Left panels: Significant median log2(Kdm(max)/Kdw) QUOTE values of pooled data compared to (a) low Pr55Gag:RNA ratio (20nM Pr55Gag). (b) Equimolar Pr55Gag:RNA ratio (200nM Pr55Gag). (c) High Pr55Gag:RNA ratio (2000nM Pr55Gag), showing the Pearson correlation between the quantitative Kd estimates and the corresponding P-value for assessing non-zero correlation. ‘Median’ denotes the median of the re-sampling distribution obtained after computational analysis (see eq.(6) in the Online Methods). Significance is determined using eqs.(7)-(8) in the Online Methods after multiple test correction. Filled circles indicate Kdm(max)/Kdw estimates that are significantly smaller- or greater than 1 using either dataset, whereas red unfilled circles indicate Kdm(max)/Kdw estimates that are significantly smaller/greater 1 in the pooled dataset, but not in the dataset using the individual Pr55Gag concentration. Blue unfilled circles indicate Kdm(max)/Kdw estimates that are not significantly smaller/greater 1 in the pooled dataset, but which are estimated to be significantly altered when using the dataset with the individual Pr55Gag concentration. The vertical- and horizontal dashed lines separate Kdm(max)/Kdw estimates that are significantly larger- or smaller than 1 using the respective datasets and thus allow a qualitative assessment of the respective relative Kd estimates between datasets. The indicated percentages are computed on the bases of all Kdm(max)/Kdw estimates that are significantly smaller- or greater than 1 using either dataset (filled circles). Right panels: Cross-tabulation of the estimated number of positions significantly altering (increasing/decreasing) Pr55Gag binding. Congruent estimates, in terms of labeling the position as significantly vs. not significantly altering Pr55Gag binding, are found on the diagonal. Incongruent estimates are found on the anti-diagonal.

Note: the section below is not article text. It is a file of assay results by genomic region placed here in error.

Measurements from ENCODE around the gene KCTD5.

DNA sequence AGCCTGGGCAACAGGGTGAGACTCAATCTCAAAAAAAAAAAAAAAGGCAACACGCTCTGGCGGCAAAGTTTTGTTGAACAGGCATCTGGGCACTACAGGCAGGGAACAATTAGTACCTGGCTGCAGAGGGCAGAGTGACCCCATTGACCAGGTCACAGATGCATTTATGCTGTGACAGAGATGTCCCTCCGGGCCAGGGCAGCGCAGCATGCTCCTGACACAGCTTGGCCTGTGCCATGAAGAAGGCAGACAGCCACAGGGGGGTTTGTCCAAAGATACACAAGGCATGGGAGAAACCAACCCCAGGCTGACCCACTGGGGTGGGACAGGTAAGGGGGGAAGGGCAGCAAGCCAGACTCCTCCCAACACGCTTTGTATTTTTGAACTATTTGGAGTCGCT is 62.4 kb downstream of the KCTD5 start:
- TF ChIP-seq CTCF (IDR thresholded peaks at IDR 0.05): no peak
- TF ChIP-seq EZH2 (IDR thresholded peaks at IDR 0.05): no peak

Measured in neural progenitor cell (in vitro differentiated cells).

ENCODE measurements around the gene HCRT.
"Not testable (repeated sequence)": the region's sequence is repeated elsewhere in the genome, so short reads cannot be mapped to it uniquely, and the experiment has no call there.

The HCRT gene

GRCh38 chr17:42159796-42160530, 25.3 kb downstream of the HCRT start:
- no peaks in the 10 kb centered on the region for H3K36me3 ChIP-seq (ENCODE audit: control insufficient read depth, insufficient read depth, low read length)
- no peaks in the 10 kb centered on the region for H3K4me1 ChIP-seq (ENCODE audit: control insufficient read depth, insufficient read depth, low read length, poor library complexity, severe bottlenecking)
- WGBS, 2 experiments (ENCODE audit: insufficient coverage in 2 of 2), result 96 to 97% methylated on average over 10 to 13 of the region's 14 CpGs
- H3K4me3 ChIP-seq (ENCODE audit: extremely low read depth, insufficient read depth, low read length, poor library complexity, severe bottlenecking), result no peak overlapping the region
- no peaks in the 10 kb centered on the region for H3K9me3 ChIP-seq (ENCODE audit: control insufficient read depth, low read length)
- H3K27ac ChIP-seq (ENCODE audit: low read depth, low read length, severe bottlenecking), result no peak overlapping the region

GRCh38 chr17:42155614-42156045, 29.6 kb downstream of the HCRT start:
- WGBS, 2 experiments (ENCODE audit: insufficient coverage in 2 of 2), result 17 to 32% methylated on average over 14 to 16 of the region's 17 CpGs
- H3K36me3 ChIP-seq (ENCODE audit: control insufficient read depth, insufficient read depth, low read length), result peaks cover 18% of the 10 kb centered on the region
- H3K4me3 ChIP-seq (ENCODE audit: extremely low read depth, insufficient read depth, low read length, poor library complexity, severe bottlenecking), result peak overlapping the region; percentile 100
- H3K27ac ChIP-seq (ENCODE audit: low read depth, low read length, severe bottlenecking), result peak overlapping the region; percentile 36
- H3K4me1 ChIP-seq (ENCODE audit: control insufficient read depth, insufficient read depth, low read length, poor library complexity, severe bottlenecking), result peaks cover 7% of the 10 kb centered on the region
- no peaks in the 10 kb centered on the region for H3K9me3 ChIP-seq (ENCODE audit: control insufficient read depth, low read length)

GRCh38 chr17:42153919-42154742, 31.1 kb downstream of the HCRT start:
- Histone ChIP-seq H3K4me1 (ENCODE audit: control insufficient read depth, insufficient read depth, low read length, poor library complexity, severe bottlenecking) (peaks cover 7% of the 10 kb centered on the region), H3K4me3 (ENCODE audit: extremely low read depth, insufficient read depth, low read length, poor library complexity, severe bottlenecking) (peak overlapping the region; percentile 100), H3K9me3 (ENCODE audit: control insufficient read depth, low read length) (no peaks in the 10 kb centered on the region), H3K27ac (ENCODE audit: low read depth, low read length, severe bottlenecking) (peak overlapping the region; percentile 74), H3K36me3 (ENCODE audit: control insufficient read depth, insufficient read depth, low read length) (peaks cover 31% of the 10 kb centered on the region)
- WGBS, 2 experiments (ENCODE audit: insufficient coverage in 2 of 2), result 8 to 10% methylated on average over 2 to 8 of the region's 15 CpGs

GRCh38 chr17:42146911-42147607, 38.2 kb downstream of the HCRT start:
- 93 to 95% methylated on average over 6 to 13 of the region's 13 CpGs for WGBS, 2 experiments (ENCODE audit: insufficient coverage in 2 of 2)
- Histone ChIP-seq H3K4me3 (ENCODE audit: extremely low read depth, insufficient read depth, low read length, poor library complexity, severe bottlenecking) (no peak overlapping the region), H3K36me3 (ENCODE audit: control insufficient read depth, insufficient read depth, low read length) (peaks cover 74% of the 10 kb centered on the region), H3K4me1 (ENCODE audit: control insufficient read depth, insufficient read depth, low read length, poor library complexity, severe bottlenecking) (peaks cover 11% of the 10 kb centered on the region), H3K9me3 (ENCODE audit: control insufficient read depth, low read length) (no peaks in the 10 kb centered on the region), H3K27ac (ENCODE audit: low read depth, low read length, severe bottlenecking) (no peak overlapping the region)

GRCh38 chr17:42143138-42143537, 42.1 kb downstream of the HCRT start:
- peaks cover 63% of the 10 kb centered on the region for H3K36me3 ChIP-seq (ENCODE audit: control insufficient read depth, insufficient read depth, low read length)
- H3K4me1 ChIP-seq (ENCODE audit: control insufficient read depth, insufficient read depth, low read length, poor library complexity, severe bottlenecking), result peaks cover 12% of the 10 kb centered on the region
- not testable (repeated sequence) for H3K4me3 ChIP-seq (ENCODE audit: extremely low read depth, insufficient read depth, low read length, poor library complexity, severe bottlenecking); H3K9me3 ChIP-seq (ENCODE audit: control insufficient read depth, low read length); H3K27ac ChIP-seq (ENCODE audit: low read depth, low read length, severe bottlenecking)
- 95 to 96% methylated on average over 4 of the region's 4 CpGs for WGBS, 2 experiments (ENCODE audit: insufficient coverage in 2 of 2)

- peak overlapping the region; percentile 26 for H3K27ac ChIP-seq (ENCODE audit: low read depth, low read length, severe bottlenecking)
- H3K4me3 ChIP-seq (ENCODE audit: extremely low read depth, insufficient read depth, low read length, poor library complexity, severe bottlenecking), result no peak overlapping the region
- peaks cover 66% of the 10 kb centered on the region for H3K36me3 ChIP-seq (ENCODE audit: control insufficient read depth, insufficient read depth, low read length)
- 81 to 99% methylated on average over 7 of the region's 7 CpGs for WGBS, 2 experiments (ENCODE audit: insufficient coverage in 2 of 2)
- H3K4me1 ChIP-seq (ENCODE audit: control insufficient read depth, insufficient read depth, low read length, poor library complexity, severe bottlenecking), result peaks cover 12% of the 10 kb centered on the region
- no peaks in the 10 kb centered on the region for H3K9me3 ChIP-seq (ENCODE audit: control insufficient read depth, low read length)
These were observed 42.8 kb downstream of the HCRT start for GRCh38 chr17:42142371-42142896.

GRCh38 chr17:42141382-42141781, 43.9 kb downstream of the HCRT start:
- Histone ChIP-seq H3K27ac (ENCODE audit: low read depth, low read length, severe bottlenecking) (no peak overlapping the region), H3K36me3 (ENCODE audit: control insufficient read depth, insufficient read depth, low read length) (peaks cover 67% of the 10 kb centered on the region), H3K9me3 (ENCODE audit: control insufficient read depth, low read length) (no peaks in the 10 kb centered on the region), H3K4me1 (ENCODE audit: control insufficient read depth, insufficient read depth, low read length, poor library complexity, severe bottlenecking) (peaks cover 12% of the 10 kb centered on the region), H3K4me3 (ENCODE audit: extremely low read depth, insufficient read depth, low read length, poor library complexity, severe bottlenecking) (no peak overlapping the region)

Supplementary Figure 4 Binding of Pr55Gag to the core-binding domain by filter binding assay